Tuesday, August 18, 2009

Something for the Ladies (Suni’s Jewellery)

As some of you may already be knowing, my wife Suni is into making  jewellery. This is one of her really serious passions, I should say. She has so many hobbies that we have lost count of them longtime ago :-)

The onus of photographing her jewellery, naturally lies with me. And since I can’t charge her for the work, I take my own sweet time before I get interested enough to shoot them. Often we end up fighting on how to photograph a particular jewellery. The “creative difference” arise especially on the background to use and angle to shoot from. :-) Sometimes the fights are so serious that we have to suspend the shooting sessions to finish the fight :-)

Here are some of the fruits of our fights!

I generally use two setups. A macro-box, which I made at home, to photograph the close-ups of jewellery using flash. About 90% of jewellery close-ups are shot using this macro-box. And the sunlight + diffuser setup. This gives the subjects a more natural look.

Here is the link of how to make the macro-box or light-box. I used the instructions in this blog to make my macro-box


The Setup: Here are my 2 Setups

OLYMPUS DIGITAL CAMERA I use both FL-50R and FL-36R for when using the box. I use them in the wireless TTL mode, as can be seen. This means they are not connected in anyway to my E-30. The E-30’s built-in flash acts as a transmitter which triggers these flashes.
Picture shows the triggered flashes. The external flashes are extremely expensive. If you want a cheaper version of this setup, then you can also use 2 150W white lamps on either side, instead of flashes. They will be less than 1/10th of the price of flash.
OLYMPUS DIGITAL CAMERA The diffuser setup is cheap and easy. All you need is a window from which you get direct sunlight (morning or evening) and a diffuser. The big white, round thing in the picture is the diffuser  - setup directly in the path of the sunlight.
The object is placed in front of the diffuser.
The diffuser softens the harsh sunlight so that the object gets illuminated evenly.
This is the cheapest form of setup (about $40 for 5-in-1 diffuser/reflectors set) for macro photography. But here you may not have the luxury of changing the direction of light as you wish.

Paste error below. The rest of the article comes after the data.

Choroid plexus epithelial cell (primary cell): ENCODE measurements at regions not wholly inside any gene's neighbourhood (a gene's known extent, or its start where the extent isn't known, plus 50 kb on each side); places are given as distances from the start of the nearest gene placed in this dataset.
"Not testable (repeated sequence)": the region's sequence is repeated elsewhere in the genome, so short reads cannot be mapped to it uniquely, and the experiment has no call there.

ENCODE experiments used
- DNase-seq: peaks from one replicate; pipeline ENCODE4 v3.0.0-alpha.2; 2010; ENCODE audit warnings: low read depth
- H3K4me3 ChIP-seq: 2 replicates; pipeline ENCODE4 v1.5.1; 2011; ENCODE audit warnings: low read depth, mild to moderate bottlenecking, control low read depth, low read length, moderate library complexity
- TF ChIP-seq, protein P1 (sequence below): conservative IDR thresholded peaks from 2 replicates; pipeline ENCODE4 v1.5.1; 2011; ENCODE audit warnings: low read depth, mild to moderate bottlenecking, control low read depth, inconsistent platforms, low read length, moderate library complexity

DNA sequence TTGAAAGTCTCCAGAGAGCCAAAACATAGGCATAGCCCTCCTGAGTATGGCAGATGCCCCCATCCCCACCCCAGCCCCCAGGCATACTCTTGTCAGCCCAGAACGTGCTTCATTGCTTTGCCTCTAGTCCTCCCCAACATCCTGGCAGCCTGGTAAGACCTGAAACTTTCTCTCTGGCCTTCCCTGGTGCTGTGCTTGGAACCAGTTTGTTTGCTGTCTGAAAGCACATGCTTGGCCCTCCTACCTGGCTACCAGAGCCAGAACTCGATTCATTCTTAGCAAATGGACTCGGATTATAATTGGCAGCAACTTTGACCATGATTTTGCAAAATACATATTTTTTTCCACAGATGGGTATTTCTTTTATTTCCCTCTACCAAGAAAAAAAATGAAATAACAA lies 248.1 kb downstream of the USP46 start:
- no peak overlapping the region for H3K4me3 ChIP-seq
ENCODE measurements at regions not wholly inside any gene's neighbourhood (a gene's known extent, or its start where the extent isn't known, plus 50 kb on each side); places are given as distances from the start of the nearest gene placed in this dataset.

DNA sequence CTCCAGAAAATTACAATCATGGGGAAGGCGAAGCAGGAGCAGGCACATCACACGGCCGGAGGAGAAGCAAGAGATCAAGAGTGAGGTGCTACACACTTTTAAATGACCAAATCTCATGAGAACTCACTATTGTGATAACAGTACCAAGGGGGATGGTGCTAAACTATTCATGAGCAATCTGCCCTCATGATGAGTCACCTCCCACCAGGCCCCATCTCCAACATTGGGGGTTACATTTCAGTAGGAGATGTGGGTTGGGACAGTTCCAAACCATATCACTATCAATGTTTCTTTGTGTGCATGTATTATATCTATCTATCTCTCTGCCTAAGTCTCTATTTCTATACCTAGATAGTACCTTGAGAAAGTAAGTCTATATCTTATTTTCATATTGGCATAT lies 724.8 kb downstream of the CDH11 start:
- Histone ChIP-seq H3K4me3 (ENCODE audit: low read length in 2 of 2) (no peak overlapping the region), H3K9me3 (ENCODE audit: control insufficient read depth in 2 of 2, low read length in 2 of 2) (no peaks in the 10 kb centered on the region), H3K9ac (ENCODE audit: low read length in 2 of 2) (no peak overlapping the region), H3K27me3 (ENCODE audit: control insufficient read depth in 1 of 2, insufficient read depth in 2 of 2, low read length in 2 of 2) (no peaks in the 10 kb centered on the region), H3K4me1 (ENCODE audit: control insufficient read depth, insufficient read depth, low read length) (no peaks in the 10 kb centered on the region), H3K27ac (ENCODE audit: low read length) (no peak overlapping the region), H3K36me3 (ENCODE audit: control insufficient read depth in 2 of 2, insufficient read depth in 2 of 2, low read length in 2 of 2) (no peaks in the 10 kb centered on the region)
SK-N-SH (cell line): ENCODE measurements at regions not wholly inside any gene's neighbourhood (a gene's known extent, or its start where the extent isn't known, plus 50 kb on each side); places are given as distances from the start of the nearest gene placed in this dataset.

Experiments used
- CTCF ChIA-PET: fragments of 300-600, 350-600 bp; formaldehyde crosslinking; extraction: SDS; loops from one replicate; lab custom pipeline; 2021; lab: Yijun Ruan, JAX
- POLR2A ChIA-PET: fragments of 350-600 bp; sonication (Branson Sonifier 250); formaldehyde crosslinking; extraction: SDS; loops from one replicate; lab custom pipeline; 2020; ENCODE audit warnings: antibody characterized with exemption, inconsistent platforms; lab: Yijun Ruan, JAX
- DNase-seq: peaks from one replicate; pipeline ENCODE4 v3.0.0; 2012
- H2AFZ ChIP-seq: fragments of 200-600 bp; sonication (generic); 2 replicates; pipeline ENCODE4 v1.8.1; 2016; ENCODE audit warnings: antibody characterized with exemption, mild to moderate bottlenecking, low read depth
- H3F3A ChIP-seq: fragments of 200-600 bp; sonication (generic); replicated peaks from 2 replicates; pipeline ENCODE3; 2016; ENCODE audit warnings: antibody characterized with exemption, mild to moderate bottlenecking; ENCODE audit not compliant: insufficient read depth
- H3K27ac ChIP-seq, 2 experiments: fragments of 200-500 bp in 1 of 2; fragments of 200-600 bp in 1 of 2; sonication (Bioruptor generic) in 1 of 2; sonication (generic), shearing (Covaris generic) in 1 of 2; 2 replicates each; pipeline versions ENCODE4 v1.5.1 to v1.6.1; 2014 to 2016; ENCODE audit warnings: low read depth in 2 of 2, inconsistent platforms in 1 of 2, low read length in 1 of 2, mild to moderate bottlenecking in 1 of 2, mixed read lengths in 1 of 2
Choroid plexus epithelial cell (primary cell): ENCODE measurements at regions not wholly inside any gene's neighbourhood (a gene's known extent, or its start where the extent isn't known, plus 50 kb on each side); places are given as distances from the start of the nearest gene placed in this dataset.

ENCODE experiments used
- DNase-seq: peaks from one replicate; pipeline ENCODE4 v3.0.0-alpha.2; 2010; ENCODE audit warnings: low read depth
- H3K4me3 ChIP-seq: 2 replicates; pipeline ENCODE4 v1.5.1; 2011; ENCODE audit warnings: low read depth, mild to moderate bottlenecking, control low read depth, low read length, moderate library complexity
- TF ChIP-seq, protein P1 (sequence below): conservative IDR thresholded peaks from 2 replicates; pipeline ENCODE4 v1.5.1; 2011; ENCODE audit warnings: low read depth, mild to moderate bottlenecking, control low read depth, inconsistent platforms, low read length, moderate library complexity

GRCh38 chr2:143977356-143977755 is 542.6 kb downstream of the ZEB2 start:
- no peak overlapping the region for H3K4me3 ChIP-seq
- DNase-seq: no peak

Point to Ponder: What works best for jewellery photography

  • Always shoot from a low angle, this gives the jewellery you are shooting a perspective. Sometimes the top angle works, but I generally prefer low angle.
  • Jewellery items are not big subjects, so always try to get as close as possible without losing any part of the jewellery. The jewelry should should fill the frame. If it doesn’t then people may wonder “what the heck is the subject here?”
  • Shoot earrings in bunch – they not only help fill the frame, but they also make the picture interesting.
  • Add accents, items (such as a flower, twig etc) which enhance the effect of jewellery. Generally accents with contrasting colors work.
  • Choose a contrasting background which makes the jewellery stand out.
  • Shallow depth of field (small f-number) works best. It gives the jewellery an interesting tone. Always ensure that the front most part of the jewellery is in sharp focus. If you have the mid-section or the back part in focus then the whole picture will look odd and uninteresting.
  • Use post processing to enhance colors and contrasts.

NOTE: All designs are copyright of Sunita Purushottam

Click on the images to enlarge

OLYMPUS DIGITAL CAMERA The Red necklace (“kundan”). This was taken in natural light using diffuser
OLYMPUS DIGITAL CAMERA The kundan taken using the macro box.
OLYMPUS DIGITAL CAMERA Kundan on the red box inside the macro-box
OLYMPUS DIGITAL CAMERA The Pearl and gold bead necklace. Macro-box. Shot from top using tripod and 2 150W lamps.
OLYMPUS DIGITAL CAMERA The black bead necklace inside the macro box. Using 2 flashes.
Glass bead necklace
Woven seed bead necklace
OLYMPUS DIGITAL CAMERA Black glass bead necklace
OLYMPUS DIGITAL CAMERA Assorted earrings + 1. Shot inside the macro-box.
The onyx bead necklace